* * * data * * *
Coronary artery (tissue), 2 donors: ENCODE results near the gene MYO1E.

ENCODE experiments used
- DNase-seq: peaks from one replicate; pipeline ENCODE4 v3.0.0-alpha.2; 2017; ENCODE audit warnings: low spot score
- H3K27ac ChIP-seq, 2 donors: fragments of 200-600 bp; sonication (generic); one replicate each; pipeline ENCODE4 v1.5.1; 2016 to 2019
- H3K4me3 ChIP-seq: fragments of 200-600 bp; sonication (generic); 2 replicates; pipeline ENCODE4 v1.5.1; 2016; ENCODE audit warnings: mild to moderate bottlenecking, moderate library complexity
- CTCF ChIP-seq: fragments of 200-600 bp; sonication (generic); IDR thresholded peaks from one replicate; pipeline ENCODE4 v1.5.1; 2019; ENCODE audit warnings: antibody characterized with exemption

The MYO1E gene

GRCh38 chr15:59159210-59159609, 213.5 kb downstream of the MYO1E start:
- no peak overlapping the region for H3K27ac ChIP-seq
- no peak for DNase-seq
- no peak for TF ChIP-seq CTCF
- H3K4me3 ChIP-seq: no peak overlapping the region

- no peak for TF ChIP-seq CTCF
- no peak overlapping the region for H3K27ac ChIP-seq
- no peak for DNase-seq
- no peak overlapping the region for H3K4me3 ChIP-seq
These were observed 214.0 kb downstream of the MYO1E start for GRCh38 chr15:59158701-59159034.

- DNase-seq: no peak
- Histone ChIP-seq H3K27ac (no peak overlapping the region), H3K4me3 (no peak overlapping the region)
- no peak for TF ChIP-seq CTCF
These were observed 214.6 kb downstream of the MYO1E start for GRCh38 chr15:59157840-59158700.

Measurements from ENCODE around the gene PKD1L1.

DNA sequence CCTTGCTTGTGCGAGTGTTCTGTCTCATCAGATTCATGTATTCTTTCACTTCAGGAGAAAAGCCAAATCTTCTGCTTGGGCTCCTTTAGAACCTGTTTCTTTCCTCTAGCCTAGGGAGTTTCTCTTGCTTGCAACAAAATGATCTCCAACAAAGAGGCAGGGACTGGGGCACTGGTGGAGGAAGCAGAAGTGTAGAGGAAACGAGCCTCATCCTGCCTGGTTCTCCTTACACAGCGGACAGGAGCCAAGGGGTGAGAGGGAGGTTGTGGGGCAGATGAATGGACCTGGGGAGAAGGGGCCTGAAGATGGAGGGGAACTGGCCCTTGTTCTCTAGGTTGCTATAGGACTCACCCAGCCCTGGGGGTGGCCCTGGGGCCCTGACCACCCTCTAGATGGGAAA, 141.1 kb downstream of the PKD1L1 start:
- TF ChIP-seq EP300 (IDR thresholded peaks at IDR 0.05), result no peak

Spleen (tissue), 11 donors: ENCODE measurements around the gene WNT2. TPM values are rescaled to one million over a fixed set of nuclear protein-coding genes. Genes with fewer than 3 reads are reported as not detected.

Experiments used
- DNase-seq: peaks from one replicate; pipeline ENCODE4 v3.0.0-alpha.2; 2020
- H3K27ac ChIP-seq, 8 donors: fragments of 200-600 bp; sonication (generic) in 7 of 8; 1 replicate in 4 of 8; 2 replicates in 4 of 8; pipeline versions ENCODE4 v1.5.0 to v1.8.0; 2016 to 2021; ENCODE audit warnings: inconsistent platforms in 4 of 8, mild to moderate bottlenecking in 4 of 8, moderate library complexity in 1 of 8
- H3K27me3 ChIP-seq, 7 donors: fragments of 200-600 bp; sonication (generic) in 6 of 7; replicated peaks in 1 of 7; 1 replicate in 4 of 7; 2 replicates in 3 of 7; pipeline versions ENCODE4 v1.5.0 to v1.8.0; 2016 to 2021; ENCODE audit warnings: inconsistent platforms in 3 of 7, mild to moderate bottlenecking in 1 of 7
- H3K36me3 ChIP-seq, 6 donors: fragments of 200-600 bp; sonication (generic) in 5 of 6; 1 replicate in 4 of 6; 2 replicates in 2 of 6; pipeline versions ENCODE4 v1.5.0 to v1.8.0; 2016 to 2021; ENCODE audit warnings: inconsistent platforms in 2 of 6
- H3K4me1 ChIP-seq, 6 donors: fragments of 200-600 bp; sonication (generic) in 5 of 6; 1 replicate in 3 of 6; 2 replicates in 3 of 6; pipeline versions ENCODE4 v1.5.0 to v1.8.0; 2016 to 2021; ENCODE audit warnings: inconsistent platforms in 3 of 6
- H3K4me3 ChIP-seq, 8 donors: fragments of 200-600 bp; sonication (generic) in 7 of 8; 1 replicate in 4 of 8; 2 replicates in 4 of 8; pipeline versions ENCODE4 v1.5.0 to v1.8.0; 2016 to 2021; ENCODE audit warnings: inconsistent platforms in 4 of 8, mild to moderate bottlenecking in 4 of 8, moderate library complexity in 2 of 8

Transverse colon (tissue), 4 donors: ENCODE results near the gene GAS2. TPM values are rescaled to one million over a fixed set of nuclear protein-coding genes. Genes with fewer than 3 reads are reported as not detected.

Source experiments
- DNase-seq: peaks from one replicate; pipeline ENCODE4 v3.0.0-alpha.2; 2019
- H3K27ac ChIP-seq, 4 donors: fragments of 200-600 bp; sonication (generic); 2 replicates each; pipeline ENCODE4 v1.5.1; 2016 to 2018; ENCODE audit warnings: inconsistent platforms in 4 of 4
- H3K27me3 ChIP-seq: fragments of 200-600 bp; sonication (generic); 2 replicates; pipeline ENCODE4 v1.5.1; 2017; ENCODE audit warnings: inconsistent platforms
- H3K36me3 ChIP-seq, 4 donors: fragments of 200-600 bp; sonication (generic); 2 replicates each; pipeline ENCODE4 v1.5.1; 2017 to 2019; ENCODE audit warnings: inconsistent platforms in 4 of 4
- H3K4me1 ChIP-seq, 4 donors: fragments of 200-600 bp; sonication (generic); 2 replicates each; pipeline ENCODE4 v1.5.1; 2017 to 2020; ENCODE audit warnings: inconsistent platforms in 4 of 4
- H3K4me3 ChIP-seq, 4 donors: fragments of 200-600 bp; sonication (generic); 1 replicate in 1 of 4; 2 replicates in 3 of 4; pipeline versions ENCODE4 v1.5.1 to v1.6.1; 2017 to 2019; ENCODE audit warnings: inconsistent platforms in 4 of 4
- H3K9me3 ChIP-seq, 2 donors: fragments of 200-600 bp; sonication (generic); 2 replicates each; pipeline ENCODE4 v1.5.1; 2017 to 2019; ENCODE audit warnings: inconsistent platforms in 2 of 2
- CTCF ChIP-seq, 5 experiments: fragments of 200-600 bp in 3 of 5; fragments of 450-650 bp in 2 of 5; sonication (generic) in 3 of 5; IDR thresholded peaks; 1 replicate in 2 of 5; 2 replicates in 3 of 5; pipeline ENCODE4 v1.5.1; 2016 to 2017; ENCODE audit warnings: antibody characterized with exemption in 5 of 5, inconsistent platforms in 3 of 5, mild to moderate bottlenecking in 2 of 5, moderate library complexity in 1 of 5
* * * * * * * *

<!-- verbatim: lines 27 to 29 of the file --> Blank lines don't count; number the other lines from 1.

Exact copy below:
- DNase-seq: peaks from one replicate; pipeline ENCODE4 v3.0.0-alpha.2; 2020
- H3K27ac ChIP-seq, 8 donors: fragments of 200-600 bp; sonication (generic) in 7 of 8; 1 replicate in 4 of 8; 2 replicates in 4 of 8; pipeline versions ENCODE4 v1.5.0 to v1.8.0; 2016 to 2021; ENCODE audit warnings: inconsistent platforms in 4 of 8, mild to moderate bottlenecking in 4 of 8, moderate library complexity in 1 of 8
- H3K27me3 ChIP-seq, 7 donors: fragments of 200-600 bp; sonication (generic) in 6 of 7; replicated peaks in 1 of 7; 1 replicate in 4 of 7; 2 replicates in 3 of 7; pipeline versions ENCODE4 v1.5.0 to v1.8.0; 2016 to 2021; ENCODE audit warnings: inconsistent platforms in 3 of 7, mild to moderate bottlenecking in 1 of 7